Simone Dinnerstein's Radical, Ruminative Bach

Saturday, February 04, 2012

Few pianists elicit such strong responses from our listeners as Simone Dinnerstein. When we featured her entrancing Bach CD from last year, "A Strange Beauty," opinions were divided into two camps: those who savored the stately, ruminative beauty in her Chorale Preludes and keyboard concertos and those who thought Bach was smothered by what they saw as Dinnerstein's plushy, overly Romantic embrace.

The Brooklyn-based pianist's latest Sony release, "Something Almost Being Said," should continue to draw strong opinions. As with her last album, it gets its title from a poem -- Englishman Philip Larkin’s 1967 poem "The Trees." Bach once again is the centerpiece, with renditions of the First and Second Partitas framing the collection. In between are Schubert's Four Impromptus, Op. 90, works that share with Bach a certain preoccupation with long, lyrical melodies.

Above all, this is highly personalized Bach playing. The slow Sarabande and Sinfonia in the Partita No. 2 in C minor have a searching quality, with each chromatic inflection lingered on for maximum effect. But even the fast movements, such as the Capriccio in No. 2 or the Gigue in No. 1 are slower and more introspective than many are used to hearing. The Schubert Impromptus sound as if they are cut from the same cloth, lovingly played, and full of fluidity and emotion.

If Dinnerstein's pronounced rubato or deliberate tempo choices may raise some eyebrows, consider that she has always been a performer who puts a personal stamp on her interpretations, going back to her 2007 breakthrough album of Bach's Goldberg Variations. Perhaps it's no surprise that Dinnerstein's current activities show her branching out in new directions: She has been touring with an arrangement of a song by pop singer Leonard Cohen, and this summer she will record an album with the country-rock singer-songwriter Tift Merritt. The two performed in The Greene Space at WQXR and WNYC; Watch the video here.

Something Almost Said
Simone Dinnerstein, piano
Sony Classical
Available at Arkivmusic.com

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Comments [4]

Michael Meltzer

What is important about Ms. Dinnerstein's playing is not how fast or slow, or how rubato, or when she uses the pedal, but the fact that when she plays, you can not sit there and think about anything else. You can either listen or leave the room, but the charisma of her tone and delivery rivet your attention. You can like it or not. That is what art is about, and that is how the piano should be played.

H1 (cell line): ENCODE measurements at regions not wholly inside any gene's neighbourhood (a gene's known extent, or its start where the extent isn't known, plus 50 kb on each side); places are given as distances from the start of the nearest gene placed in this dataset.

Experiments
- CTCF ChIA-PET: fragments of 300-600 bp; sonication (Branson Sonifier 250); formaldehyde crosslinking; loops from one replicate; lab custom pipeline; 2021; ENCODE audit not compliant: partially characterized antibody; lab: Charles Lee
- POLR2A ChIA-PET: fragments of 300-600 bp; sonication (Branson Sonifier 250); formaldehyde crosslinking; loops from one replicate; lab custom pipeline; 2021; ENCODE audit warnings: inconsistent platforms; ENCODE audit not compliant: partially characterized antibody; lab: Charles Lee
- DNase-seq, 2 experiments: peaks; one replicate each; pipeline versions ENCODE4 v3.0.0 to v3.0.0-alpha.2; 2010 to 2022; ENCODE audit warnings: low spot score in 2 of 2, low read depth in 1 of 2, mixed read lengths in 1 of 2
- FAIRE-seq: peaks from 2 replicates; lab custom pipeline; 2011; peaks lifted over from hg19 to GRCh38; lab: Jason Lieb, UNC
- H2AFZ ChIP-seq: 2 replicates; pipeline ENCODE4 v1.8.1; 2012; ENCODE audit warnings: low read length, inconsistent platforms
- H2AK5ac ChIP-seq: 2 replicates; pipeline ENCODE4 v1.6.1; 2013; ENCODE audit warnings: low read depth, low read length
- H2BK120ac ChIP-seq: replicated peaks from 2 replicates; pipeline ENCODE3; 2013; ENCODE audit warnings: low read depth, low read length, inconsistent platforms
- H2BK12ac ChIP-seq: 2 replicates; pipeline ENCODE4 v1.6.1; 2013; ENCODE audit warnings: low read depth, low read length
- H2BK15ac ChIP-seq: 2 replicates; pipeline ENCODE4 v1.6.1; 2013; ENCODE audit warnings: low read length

Feb. 09 2012 09:52 AM
Rosanna from NYC

Simone's recital at the Miller Theater on Feb. 2 was sold out, inspired, and exciting. So neat to have a native New Yorker putting her distinctive stamp on J.S. Bach! She doesn't see his work as Romantic; she appreciates its lyrical quality and strives to bring that out to her audience. Stay strong, Simone, and always remember that Bach is forever.

Feb. 09 2012 03:15 AM
Carol from New York City

I am quite a fan of Ms. Dinnerstein. I purchased her new CD last week (Something almost being said....)and couldn't be happier with it. The Schubert is perfect in my ear....tempi, rubato, expression......she strikes me as an extremely sensitive person, conveying that sensitivity to her performances. In reading the program notes about her from her February 2nd Miller Theatre performance, it verified my assumption of her sensitivity and musical conveyance. You go, girl! I hope you continue for many years and don't become hardened by the business end of music.

Feb. 08 2012 02:22 PM
Silversalty from Brooklyn

Describing Leonard Cohen as a "pop singer" seems strange. "Poet" would be more fitting. Would "Famous Blue Raincoat" be a rap song? Someone is showing orthodoxy, and it isn't Ms. Dinnerstein.

Incidentally, one of my favorite renderings of "Famous Blue.." is by Tori Amos, who originally wanted to be a classical pianist but chose a singing career instead when the pianist route didn't look promising enough.

Here's to "raising eyebrows" with rubato, tempi and playing the piano as if the bench had hot coals in it (Ms. Amos' style).

Feb. 08 2012 10:25 AM

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